Before I bought a robot wood floor cleaner, I did some research to find the Best Robot Wood Floor Cleaner. Here is the list.
When I recently bought my first home, I thought that hardwood floors were the best way to go. I loved the way they looked – such a timeless, elegant style. However, I was sorely unprepared for how much I would have to clean them. Dirt, hair, and other debris collect almost immediately, meaning that I have to sweep and mop all the time. I thought there has to be a better way!
Fortunately, we live in the age of the Jetsons, and robot vacuums are now a thing. While I wouldn’t necessarily trust a robot to get into every nook and cranny, it helps take care of most of the dirt so that I only have to deep clean once a month.
Before I bought a robot wood floor cleaner, I did some research. If you’re in the market for one of these gadgets, you can benefit from my online sleuthing. Here is what I found.
Top 5 Robot Wood Floor Cleaners
When searching for a wood floor cleaner, you can choose a standard vacuum (like this one), a robot mop, or a combination unit. While some combo robots can do well, most of them are not adept at cleaning the whole floor. So, I prefer something that is singularly focused,
This vacuum comes with BoostIQ, a fancy term for sensors that can tell when to pump up the suction. Since I don’t have pets or kids, my floors are clear of any significant messes, but when there is a clump, the Eufy handles it well.
Other features of this vacuum include a slim design to fit under furniture more easily, internal filters to trap more dust and allergens, 100 minutes of battery life (on average), and quiet operation. The biggest challenge is making sure that you don’t accidentally step on this thing since it barely makes any noise.
Although a vacuum can help clean up any dry messes, what happens if you make a spill or track mud into the house? In those situations, you’ll want to use a robot mop like this one from iRobot. Since this is just a mop and not a vacuum, it can handle bigger jobs since it has a larger water tank.
This robot has three cleaning options – wet mopping, dry sweeping, and damp mopping. The machine will automatically configure itself based on the head you install, so be aware of that before turning it loose. While I would prefer a mop that could change heads by itself, AI is not quite there yet.
The square design of the Braava makes it more agile and allows it to fit into tight corners easier. This robot does work well in bathrooms unless you’re like me and have extra-thick rugs to help your feet stay warm on cold winter mornings. In that case, the Braava will get tangled and have to be rescued.
As I mentioned, most combination robot cleaners are not suitable for mopping large surface areas. So, if you have a lot of ground for your ILife to cover, don’t expect it to make it all the way. Instead, units like this are designed for spot cleaning messes when pulling out the mop and bucket is too time-consuming and cumbersome (or when you’re late for work).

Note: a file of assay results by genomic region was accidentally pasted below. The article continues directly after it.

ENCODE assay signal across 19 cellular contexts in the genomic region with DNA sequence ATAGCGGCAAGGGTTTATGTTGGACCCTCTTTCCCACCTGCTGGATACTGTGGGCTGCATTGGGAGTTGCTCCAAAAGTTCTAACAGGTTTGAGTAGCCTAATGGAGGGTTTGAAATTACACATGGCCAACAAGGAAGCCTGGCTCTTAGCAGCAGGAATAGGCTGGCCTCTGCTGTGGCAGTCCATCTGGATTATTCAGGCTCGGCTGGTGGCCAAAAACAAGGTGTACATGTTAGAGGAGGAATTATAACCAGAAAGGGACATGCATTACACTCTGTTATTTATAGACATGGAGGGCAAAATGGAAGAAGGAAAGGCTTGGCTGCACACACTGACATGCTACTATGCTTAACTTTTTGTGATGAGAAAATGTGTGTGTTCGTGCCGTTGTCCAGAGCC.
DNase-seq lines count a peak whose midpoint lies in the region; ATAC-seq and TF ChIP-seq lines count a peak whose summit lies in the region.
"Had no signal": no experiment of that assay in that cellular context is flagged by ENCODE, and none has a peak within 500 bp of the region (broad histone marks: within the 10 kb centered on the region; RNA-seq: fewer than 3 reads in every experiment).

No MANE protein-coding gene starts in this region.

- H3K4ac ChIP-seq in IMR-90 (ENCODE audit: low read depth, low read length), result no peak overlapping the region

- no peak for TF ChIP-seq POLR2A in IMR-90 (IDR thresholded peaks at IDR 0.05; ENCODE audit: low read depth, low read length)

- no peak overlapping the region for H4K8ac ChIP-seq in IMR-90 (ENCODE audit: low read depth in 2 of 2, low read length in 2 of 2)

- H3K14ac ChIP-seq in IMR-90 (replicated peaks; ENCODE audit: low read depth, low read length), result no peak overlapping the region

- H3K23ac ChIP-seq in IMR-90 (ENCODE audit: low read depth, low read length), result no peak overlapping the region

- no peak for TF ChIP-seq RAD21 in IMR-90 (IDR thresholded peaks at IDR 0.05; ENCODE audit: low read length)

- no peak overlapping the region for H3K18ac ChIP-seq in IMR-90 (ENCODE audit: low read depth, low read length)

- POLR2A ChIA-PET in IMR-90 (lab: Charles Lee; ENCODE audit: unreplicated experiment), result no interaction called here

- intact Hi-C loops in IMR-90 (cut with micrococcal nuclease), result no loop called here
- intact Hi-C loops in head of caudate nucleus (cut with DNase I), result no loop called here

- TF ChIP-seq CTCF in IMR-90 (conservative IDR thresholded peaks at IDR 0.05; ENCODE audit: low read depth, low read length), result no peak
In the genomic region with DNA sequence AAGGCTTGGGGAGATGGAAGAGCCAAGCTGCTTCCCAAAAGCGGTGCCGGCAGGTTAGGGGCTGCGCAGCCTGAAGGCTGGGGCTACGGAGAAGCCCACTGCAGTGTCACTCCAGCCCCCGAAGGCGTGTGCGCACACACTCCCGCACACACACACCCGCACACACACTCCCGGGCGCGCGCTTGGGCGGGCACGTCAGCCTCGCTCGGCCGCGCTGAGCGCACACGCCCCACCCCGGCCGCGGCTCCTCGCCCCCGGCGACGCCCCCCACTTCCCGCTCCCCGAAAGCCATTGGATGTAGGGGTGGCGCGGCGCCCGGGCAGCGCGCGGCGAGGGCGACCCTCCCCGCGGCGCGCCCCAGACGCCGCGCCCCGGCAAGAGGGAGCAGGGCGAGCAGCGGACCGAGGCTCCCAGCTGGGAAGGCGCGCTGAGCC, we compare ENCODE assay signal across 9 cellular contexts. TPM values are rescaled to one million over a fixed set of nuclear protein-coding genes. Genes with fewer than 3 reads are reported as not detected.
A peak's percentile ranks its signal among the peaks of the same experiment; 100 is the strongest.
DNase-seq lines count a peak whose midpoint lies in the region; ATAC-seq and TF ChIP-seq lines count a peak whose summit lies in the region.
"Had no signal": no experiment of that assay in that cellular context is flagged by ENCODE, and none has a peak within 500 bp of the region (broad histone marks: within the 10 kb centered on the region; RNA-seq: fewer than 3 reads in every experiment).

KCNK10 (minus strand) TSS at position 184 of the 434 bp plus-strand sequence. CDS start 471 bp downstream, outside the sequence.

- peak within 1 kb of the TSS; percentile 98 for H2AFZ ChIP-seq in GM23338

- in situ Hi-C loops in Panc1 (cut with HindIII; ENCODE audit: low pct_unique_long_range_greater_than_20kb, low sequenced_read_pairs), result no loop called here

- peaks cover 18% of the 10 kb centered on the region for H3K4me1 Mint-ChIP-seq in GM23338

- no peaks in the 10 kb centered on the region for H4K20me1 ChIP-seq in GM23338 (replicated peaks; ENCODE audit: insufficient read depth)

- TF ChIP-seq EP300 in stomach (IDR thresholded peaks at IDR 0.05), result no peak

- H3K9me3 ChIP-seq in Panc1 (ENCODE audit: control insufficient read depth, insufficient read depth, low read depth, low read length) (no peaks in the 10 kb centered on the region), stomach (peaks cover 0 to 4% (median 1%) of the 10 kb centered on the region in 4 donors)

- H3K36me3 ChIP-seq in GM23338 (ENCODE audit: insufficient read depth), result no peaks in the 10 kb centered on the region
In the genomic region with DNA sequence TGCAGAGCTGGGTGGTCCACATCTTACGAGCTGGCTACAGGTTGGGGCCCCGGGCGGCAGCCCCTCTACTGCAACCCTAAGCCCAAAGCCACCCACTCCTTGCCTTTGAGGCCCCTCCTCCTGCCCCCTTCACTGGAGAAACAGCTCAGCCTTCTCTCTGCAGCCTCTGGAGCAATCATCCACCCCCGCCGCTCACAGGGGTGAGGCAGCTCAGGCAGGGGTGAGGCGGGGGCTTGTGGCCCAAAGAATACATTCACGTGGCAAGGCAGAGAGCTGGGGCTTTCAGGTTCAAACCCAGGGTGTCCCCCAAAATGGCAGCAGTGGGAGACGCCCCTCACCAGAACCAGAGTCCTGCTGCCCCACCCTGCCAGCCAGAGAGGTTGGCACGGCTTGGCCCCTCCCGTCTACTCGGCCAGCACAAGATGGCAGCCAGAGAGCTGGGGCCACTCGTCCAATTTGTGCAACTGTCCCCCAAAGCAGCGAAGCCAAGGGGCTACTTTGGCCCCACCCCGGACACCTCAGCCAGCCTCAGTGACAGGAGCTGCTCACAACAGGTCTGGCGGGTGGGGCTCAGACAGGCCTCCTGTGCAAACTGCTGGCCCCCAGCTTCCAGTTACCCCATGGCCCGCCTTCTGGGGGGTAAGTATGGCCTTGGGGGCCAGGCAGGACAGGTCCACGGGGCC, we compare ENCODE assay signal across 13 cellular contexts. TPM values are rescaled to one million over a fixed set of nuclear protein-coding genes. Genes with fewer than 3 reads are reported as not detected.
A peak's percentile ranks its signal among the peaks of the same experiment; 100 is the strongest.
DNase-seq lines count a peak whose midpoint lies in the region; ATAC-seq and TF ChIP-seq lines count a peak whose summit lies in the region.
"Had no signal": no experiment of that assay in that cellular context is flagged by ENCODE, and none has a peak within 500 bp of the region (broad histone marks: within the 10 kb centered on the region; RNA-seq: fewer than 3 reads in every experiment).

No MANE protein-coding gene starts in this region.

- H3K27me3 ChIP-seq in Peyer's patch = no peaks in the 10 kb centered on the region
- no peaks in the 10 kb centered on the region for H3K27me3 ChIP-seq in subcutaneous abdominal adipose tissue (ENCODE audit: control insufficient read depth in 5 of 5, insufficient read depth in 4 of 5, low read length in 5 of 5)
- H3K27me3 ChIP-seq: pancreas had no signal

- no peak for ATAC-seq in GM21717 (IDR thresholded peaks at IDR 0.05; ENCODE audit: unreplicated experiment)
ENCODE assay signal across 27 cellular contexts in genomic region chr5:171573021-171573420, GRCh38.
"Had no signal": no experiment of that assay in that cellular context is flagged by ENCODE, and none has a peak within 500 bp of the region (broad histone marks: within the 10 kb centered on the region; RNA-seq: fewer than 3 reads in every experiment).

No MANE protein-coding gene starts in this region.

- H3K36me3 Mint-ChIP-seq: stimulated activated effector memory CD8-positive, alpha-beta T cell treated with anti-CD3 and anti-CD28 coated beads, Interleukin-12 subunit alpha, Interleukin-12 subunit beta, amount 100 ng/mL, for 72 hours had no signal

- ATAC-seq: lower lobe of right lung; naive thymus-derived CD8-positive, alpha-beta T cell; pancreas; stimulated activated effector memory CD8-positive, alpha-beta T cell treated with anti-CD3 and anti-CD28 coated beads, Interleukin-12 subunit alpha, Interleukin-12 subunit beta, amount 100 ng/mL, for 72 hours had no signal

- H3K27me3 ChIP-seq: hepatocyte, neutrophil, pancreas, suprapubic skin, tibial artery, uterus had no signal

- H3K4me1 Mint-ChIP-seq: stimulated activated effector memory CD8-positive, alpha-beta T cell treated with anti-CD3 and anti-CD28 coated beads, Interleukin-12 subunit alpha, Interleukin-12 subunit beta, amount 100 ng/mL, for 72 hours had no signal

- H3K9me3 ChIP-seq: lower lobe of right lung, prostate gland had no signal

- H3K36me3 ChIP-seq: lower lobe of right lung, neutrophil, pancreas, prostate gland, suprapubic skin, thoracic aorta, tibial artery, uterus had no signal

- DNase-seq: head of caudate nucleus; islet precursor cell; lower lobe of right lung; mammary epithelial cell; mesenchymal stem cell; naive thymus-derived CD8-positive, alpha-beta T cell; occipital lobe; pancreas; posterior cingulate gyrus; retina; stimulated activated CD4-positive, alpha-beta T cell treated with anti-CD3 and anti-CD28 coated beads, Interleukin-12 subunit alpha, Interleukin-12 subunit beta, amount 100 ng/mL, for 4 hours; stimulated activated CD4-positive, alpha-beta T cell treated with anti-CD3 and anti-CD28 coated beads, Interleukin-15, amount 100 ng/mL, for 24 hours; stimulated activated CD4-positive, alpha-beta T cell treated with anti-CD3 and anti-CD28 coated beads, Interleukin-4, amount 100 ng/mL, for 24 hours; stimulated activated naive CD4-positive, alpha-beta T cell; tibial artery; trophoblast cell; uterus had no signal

Since this model only has one mop setting, it will automatically tell when to use water. However, I use that term loosely since its sensors are not always finely tuned. For example, mud may not trigger a spritz, but liquids will. Do with that information what you will.
Otherwise, the V8s is an excellent vacuum for hardwoods since it cleans in a zig-zag pattern and can navigate around obstacles like a champ. My primary complaint is that the mop head is always there, so be aware that some messes may get spread around by accident. If you have small dogs that are not housetrained, you may want to avoid this robot, lest you walk in on a dreadful scene.
4. RoboRock S6
Here we have another 2-in-1 robot floor cleaner. However, while the ILife automatically selects which cleaning method to use, the RoboRock requires a bit more input. I prefer this option because I don’t have to worry about my robot getting too overzealous with mopping when it shouldn’t.
The way that this model works is that you pre-program which head to use in different rooms. You can even schedule times for each room for maximum efficiency. Again, the mop head is designed for spot cleaning, so don’t expect this machine to get your kitchen or living room floors shining – the water tank just isn’t big enough.
Overall, the suction is excellent for a robot of this size, and it adapts well to its surroundings.
Mopping cleanup is this robot floor mop from ILife. Since this machine is not a vacuum, it can do much better at cleaning up spills and other messes. This robot cleans in four steps: first, it sprays the floor with water. Second, it scrubs the stain with a vibrating head. Third, it suctions up all of the dirty water (into a separate tank, no less). Finally, it wipes the spot to ensure that it is squeaky clean.
To make this robot even more adaptive, you can choose one of three cleaning modes – spot, area, or path. All three options are useful for various situations, giving you far more flexibility when cleaning your hardwood floors.
Bottom Line: Robots Help, But You’ll Still Have to Clean
Although I am still waiting for the day when I can set my robot cleaner loose and never have to worry about dusting, mopping, or sweeping ever again, the fact is that these machines are still not quite at Rosie levels. Yes, they are far better than the original Roomba, but they have their limitations. Overall, the best robot wood floor cleaner will save you a lot of work, but you’ll still have to put some elbow grease into your floors. Trust me.